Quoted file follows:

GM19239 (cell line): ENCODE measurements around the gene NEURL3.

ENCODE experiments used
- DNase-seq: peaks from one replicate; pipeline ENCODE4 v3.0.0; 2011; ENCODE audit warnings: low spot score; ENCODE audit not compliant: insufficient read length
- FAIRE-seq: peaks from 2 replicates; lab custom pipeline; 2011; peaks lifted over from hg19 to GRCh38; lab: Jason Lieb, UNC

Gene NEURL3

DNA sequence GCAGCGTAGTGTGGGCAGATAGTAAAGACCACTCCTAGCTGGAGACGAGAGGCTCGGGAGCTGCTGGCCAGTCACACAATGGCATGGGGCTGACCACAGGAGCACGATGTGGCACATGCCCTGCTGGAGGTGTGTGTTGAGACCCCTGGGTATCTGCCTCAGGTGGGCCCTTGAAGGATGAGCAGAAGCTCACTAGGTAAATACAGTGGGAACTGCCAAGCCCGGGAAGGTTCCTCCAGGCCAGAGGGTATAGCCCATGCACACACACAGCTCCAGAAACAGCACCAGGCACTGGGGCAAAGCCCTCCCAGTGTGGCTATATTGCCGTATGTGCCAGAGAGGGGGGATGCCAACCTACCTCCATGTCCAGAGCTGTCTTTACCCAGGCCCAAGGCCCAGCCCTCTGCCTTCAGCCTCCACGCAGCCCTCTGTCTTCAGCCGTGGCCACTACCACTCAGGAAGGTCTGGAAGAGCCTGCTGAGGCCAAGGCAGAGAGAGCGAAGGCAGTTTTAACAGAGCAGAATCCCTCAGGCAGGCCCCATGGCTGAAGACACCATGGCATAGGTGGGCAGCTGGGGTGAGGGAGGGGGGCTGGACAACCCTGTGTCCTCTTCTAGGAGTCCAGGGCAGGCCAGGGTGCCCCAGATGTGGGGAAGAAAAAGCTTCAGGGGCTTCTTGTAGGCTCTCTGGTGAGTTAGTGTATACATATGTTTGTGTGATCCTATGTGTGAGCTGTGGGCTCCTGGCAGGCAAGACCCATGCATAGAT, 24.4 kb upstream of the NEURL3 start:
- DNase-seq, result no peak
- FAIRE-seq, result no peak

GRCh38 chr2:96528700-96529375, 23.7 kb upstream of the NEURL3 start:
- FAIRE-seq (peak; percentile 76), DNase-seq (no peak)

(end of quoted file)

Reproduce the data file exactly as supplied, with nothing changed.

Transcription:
GM19239 (cell line): ENCODE measurements around the gene NEURL3.

ENCODE experiments used
- DNase-seq: peaks from one replicate; pipeline ENCODE4 v3.0.0; 2011; ENCODE audit warnings: low spot score; ENCODE audit not compliant: insufficient read length
- FAIRE-seq: peaks from 2 replicates; lab custom pipeline; 2011; peaks lifted over from hg19 to GRCh38; lab: Jason Lieb, UNC

Gene NEURL3

DNA sequence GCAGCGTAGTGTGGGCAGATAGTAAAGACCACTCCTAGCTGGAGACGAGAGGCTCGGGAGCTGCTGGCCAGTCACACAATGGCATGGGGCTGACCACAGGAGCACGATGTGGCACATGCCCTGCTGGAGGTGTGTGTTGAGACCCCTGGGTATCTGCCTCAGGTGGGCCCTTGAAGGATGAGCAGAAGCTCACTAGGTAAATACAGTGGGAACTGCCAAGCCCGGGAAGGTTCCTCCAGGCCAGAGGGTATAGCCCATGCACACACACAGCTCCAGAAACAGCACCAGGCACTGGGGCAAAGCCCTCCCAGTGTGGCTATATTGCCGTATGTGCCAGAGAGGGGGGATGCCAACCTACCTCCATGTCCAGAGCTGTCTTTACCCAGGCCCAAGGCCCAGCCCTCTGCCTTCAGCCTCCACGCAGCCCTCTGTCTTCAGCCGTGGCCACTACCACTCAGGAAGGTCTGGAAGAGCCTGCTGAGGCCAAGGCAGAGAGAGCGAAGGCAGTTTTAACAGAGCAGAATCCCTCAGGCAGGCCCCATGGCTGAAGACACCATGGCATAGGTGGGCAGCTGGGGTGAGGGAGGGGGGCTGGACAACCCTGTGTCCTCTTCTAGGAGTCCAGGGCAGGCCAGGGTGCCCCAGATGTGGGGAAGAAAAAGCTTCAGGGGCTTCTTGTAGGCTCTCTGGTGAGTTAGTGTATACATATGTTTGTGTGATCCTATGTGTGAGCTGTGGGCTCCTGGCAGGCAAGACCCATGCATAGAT, 24.4 kb upstream of the NEURL3 start:
- DNase-seq, result no peak
- FAIRE-seq, result no peak

GRCh38 chr2:96528700-96529375, 23.7 kb upstream of the NEURL3 start:
- FAIRE-seq (peak; percentile 76), DNase-seq (no peak)